Nick Fetty | June 2, 2016
The Iowa Department of Transportation (DOT) has joined transportation departments in five other states as well as the Federal Highway Administration (FHWA) in an effort to improve pollinator habitat along Interstate 35.
A memorandum of understanding was signed last week in Des Moines by state transportation officials from Iowa, Kansas, Minnesota, Missouri, Oklahoma, and Texas as well as the FHWA to protect and improve pollinator habitat along I-35 which serves as a main corridor for Monarch butterflies as they migrate from Mexico to Canada and back every year. The agreement calls for “a cooperative and coordinated effort to establish best practices and promote public awareness of the monarch butterfly, honey bee and pollinator conservation.”
This initiative is part of a bigger effort announced by the Obama Administration in 2014 to promote pollinator health and protect the associated economic impact. Honey bees alone contribute more than $15 billion in value to agricultural crops each year. The economic benefits of this initiative can also directly impact the state transportation departments.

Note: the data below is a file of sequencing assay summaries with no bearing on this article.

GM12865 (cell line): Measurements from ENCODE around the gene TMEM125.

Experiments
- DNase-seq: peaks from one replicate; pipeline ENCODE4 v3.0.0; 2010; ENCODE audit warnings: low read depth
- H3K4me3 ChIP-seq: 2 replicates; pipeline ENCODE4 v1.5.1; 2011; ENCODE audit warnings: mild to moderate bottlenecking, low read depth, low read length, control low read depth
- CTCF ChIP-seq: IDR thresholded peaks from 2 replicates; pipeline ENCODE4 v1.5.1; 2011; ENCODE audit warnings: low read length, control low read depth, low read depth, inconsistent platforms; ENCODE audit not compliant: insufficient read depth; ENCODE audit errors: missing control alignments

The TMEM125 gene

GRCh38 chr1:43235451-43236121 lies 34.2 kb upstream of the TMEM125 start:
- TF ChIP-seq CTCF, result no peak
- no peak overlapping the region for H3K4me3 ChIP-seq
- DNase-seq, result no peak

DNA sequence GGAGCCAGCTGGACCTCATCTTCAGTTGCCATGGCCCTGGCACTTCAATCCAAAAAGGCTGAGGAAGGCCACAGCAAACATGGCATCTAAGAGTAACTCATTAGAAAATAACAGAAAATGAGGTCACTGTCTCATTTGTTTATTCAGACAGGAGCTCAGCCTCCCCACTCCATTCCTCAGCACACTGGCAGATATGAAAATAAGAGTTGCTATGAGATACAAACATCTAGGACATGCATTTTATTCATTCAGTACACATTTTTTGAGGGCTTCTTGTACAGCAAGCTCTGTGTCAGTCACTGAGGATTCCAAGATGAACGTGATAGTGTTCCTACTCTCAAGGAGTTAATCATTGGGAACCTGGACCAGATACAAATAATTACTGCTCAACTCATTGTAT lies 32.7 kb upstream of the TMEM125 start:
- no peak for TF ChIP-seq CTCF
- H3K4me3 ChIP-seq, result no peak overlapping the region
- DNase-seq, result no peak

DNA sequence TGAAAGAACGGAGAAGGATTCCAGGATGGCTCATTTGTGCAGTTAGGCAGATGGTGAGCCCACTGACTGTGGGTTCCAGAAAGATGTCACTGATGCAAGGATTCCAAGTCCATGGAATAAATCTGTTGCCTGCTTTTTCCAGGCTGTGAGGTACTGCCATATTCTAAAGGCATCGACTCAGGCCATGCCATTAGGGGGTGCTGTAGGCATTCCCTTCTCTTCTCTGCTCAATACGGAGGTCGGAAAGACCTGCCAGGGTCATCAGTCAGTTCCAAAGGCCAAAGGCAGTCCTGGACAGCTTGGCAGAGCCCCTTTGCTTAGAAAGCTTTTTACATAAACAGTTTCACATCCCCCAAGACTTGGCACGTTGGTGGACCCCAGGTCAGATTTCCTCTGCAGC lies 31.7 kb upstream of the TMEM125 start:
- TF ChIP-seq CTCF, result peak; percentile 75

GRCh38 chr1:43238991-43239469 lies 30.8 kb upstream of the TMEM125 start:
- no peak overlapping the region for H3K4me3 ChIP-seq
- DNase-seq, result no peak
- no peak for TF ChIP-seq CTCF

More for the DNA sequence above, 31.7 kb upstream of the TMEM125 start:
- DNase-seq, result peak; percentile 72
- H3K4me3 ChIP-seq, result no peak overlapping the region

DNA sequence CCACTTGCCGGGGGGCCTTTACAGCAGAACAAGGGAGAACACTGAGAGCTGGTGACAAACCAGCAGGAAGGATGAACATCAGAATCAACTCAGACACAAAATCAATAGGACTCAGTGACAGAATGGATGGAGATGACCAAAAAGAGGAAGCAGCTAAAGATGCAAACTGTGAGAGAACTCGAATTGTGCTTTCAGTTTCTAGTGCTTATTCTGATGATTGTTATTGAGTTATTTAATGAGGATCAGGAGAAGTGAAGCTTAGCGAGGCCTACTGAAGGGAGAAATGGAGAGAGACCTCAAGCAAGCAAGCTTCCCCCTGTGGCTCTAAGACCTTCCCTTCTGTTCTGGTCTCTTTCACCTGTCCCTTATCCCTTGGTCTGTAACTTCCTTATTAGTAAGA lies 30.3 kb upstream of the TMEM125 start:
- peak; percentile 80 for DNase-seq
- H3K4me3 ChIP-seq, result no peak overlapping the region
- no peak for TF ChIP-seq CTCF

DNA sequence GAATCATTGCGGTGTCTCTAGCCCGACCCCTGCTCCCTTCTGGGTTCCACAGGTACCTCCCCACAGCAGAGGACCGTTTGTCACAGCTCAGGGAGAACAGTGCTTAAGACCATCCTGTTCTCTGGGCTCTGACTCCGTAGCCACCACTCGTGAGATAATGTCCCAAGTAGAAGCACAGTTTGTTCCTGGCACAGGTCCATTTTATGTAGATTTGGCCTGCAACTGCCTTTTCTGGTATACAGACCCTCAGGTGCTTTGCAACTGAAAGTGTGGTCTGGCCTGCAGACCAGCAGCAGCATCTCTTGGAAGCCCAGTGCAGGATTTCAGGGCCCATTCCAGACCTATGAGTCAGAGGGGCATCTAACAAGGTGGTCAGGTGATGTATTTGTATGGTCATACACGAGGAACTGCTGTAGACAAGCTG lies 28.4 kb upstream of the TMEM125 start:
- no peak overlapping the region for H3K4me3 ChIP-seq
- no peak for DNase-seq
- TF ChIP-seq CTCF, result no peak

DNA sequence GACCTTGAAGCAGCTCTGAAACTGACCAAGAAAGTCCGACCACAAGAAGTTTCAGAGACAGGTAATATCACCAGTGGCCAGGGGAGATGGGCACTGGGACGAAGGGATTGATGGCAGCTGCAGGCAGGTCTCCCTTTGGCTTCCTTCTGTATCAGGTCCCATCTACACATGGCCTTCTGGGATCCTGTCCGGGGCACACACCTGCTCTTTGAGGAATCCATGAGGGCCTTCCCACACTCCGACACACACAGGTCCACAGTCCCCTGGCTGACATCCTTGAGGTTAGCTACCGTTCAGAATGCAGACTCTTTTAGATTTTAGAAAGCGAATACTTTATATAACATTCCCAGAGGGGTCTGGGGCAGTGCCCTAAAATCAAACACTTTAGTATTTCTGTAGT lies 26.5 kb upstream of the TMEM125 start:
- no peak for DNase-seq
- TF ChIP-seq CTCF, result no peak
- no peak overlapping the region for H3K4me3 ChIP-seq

“We’ve actually found in Minnesota that restoring prairie along the interstate is not only good for the environment but it helps reduce our maintenance costs,” Minnesota DOT commissioner Charles Zelle told the Associated Press. “Natural prairie grasses and flowers that provide foraging habitat and places to breed, nest and overwinter also don’t have to be mowed as often and help prevent erosion on steep banks.”
I-35 – which the agreement unofficially renames “the Monarch Highway” – stretches 1,500 miles from Laredo, Texas to Duluth, Minnesota.